Having someone else to drive you to and from the clinic works well for anyone with reduced mobility. Your driver will need to wait in the car but can help you to the door of the Michael Herbert Hall if you need assistance.
The whole appointment should take about half an hour (and many patients report it takes less than this and people have not been waiting outside in long queues):
- There are plenty of people helping guide you outside and inside the hall
- Please put on a face covering before entering the hall and maintain social distancing if needing to queue.
- In the front lobby there will be one or two reception desks and a desk with information leaflets should you want one (please take one as it is something to read when waiting before or after your vaccination).
- You will be called forward to book in and asked your name, have your temperature taken and you may be given a card with a record of the vaccination. Please keep this. Apply hand sanitiser; there are bottles on the reception desks and move forward towards the door of the main hall.
- You may be asked to sit down to wait to be called forward for your vaccination. This is a good time to take off coats & jerseys so that the arm you want to be vaccinated is ready (the vaccination is into the deltoid muscle at the top of the upper arm just below the shoulder joint).
- Please stay where you have been asked to sit and not wander around the hall – this is to maintain infection control measures.
- You will be called forward to sit at the vaccination station where the vaccinator will ask you a number of questions that include:
- Confirming that you are not unwell with an infectious illness
- Confirming you have been given information about the vaccine
- Asking if you have any questions about the vaccine
- Asking your consent to vaccinate
- Checking on serious allergic reactions (ones needing emergency medical help or an adrenaline injection – we shouldn’t have invited you if this was on your records but this is a final check)
- Checking if you are on blood thinning medication (warfarin, apixaban, edoxaban, dabigatran, rivaroxaban, aspirin or clopidogrel) These do not prevent you being vaccinated but you may have a small bruise afterwards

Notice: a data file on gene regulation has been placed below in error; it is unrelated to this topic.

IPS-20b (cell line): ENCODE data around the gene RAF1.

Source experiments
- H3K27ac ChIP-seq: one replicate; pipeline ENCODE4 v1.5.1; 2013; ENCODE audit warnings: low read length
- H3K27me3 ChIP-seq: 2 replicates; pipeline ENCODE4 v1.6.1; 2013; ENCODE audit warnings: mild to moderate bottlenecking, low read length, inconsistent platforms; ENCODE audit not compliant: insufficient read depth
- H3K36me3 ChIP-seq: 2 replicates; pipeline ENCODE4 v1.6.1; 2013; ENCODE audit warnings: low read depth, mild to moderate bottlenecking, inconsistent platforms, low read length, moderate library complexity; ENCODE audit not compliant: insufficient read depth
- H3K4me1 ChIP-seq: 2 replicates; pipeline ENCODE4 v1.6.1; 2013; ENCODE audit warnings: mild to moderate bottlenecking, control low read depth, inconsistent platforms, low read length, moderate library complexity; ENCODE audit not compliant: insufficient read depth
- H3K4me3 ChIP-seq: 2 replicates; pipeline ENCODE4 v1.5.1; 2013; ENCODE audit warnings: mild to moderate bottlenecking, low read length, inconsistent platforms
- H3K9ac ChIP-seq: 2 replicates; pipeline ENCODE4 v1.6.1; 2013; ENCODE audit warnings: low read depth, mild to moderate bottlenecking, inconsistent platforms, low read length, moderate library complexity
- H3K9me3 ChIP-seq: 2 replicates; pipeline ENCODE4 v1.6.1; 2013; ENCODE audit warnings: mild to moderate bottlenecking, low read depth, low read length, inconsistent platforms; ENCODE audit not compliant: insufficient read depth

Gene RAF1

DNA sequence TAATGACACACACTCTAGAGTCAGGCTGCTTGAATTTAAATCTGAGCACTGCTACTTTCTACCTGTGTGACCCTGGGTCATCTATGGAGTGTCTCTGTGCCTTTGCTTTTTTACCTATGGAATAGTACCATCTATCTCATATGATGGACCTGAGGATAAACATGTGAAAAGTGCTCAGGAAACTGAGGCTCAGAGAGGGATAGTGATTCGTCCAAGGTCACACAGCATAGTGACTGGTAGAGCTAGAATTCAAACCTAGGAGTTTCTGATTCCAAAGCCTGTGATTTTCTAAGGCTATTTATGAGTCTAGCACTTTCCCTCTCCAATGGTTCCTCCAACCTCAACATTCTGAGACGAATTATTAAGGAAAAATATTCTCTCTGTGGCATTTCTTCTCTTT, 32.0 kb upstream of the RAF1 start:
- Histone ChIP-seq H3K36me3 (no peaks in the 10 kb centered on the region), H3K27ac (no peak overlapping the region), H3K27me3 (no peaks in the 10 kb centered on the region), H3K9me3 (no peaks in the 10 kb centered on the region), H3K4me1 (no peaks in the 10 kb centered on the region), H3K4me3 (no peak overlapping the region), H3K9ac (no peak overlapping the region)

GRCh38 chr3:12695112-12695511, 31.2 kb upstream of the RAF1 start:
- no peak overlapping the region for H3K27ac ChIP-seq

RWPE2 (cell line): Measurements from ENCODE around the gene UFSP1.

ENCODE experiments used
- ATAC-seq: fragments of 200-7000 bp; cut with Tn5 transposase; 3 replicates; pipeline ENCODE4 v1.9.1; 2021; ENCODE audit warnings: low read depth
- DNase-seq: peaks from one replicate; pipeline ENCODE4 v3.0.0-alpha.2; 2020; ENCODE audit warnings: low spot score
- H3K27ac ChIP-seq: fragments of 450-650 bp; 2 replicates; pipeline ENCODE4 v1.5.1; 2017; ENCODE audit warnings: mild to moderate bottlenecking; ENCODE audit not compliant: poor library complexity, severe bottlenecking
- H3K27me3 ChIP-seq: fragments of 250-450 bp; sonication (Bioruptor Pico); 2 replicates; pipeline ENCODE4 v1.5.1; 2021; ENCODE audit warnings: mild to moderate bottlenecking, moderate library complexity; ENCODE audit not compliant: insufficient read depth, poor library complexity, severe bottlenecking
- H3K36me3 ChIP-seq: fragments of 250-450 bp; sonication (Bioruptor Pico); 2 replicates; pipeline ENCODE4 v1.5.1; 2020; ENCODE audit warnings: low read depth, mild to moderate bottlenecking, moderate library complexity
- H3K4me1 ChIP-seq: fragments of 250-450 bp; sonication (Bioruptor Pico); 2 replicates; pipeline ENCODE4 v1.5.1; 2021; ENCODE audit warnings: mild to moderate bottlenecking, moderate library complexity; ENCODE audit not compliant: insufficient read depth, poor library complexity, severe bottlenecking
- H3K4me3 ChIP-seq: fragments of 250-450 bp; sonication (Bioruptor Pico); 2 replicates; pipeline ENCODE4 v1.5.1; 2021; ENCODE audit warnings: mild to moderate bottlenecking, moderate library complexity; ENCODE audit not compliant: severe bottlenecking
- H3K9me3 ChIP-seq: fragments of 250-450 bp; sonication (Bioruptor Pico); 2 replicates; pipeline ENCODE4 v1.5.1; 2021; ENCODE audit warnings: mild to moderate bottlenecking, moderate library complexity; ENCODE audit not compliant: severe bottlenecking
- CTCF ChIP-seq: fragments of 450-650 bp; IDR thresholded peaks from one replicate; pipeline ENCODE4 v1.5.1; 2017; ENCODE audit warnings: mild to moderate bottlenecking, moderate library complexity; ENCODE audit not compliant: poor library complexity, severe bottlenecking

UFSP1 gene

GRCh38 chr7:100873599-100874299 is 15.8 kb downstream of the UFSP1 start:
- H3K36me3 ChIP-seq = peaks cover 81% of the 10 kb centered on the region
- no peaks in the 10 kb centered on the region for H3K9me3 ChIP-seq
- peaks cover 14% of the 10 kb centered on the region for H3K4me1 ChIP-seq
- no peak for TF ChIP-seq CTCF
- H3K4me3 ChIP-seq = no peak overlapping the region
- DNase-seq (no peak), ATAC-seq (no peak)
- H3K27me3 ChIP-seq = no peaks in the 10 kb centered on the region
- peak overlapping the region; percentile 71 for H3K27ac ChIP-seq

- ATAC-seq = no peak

- Checking if you have had any other vaccination in the previous seven days (e.g. ‘flu, shingles, Pneumovac)
- If all is OK and we hope your answers can be brief as anything lengthier should have been answered in this briefing or by the surgery before you go for your vaccination. If you feel you need to discuss things at greater length please do so before the clinic or postpone your jab.
- You will not be offered a choice of who will vaccinate you. All are health care professionals trained to give this vaccine safely and in accordance with the licencing regulations and may well have introduced themselves at the start of their questions.
- You may feel a sharp sting when vaccinated but many people feel nothing at all. If you want to be certain you have been vaccinated you can look at your arm during the procedure but most people prefer to look away or answer any questions from the person entering your vaccination onto the computer record.
- Once vaccinated you will be shown to another chair in an observation area in the hall where you will have to wait for 15 minutes (please bring something to keep yourself occupied). Again please don’t wander around.
- You will be given a slip of paper with the time of the vaccination and 15 minutes later. There is a clock in the hall and when you get to the second time you can leave by the door at the far right of the hall. There may be hand sanitiser to use there or use some when you get back to your car and when home follow your usual routine of hand washing.